Map showing global distribution of anoxic ocean waters. During the past 50 years, the area of low-oxygen water in the open ocean has increased by 4.5 million square km. The world's oceans are losing approximately 1 gigaton of oxygen each year. Graphic: UNESCO

KIEL, 7 September 2018 (UNESCO) – This week, more than 300 scientists from 33 countries met in Kiel, Germany, at an international conference to discuss the decline of oxygen in the ocean, the causes and the consequences. At the conclusion of the conference, the scientists published a haunting appeal, the “Kiel Declaration”, in which they call urgently for more marine and climate protection.

The numbers are alarming: over the past 50 years, oxygen has decreased by 2 percent in the global ocean. The volume of oxygen-depleted waters, has grown more than fourfold. The main reasons are the increasing global warming, but also the over-fertilization of the oceans. In the long term, these changes will not only jeopardize life in large parts of the world's oceans, but also feedbacks to the atmosphere are expected, as greenhouse gases such as nitrous oxide and methane form in oxygen-free water.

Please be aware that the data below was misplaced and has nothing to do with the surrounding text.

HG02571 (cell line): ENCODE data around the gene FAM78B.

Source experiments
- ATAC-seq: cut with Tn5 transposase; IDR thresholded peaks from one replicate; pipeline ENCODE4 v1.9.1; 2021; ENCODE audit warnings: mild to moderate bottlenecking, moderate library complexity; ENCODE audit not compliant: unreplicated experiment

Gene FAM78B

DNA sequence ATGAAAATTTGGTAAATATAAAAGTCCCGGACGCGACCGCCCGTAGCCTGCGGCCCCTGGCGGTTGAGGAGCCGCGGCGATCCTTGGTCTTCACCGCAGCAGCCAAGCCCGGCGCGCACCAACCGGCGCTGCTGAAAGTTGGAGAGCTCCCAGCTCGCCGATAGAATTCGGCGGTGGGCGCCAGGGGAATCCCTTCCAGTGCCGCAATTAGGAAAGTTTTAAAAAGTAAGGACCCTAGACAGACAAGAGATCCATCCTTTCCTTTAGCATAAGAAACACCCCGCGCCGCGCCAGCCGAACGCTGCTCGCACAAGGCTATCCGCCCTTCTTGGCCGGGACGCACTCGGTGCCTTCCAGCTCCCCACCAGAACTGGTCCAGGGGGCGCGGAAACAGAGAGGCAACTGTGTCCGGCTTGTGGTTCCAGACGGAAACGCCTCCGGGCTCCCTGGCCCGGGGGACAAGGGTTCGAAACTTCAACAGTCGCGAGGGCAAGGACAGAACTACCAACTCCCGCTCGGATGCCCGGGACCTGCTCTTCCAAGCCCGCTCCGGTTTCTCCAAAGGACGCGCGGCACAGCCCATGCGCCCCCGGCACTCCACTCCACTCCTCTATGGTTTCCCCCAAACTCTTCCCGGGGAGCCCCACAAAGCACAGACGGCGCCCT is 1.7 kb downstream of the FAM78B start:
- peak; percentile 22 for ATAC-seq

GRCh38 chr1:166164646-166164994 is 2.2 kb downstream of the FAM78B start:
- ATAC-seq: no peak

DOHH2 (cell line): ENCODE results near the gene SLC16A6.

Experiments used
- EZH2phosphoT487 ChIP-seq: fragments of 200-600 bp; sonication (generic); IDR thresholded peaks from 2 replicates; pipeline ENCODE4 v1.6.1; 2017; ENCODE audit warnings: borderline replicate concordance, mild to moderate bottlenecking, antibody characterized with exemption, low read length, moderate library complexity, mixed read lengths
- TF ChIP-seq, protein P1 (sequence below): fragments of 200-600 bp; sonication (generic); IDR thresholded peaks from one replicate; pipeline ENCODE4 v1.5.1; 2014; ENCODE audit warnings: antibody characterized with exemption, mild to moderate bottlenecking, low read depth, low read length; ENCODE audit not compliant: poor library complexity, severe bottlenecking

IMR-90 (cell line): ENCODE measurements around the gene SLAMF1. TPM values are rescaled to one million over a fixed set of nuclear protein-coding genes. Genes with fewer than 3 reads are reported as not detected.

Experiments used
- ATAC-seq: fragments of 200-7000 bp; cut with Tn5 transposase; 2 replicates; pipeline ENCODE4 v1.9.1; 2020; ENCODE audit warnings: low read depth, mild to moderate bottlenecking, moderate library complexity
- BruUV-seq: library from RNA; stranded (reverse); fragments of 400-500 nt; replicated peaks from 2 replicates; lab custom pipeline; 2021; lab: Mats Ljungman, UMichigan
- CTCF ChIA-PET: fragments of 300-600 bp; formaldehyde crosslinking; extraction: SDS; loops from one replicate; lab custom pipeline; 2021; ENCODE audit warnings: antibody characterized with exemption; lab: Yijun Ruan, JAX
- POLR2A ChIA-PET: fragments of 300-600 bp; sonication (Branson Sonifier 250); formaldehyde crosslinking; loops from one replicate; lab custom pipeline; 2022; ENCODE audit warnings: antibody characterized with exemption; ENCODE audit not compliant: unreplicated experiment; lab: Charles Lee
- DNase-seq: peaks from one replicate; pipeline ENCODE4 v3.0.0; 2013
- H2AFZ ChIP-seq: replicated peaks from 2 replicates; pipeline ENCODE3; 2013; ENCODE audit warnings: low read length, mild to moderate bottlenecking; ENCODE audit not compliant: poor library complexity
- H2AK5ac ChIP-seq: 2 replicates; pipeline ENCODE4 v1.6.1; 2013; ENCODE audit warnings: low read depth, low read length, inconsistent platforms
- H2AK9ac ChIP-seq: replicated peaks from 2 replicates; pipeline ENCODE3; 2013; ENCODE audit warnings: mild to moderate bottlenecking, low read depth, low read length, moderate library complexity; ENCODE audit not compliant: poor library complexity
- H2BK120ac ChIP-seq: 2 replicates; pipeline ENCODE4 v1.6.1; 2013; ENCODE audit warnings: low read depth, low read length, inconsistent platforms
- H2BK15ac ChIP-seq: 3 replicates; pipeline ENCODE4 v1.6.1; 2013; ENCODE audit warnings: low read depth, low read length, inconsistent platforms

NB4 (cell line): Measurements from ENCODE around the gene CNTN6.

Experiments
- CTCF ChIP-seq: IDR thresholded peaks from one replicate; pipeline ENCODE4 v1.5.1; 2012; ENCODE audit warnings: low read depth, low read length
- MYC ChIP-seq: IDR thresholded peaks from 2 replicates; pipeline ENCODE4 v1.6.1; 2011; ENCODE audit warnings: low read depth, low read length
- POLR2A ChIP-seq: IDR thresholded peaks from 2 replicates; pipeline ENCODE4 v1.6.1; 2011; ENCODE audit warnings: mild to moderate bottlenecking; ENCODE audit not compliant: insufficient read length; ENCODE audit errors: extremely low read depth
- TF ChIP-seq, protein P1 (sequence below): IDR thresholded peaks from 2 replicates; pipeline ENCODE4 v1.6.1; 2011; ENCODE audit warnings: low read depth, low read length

Scientists from all parts of the world who convened in Kiel for a conference organized by the Collaborative Research Centre 754 (SFB 754) “Climate and Biogeochemical Interactions in the Tropical Ocean” agreed that this problem must be immediately and urgently addressed to develop solutions in order to stop the oxygen loss as soon as possible. Therefore, they unanimously adopted an appeal for more marine and climate protection, the “Kiel Declaration”.

“The ocean is in a global crisis,” says Prof. Dr. Andreas Oschlies, spokesperson of the SFB 754 from the GEOMAR Helmholtz Centre for Ocean Research Kiel. “For the very productive areas of the world's ocean off Peru and West Africa, the supply of nutrients and oxygen is of vital importance,” Oschlies continues. But particularly in these areas, the oxygen content has decreased significantly in the past 50 years. In addition, these coastal areas are particularly affected by overfertilization, which leads to algae blooms and ultimately to increased oxygen depletion through degradation of biomass.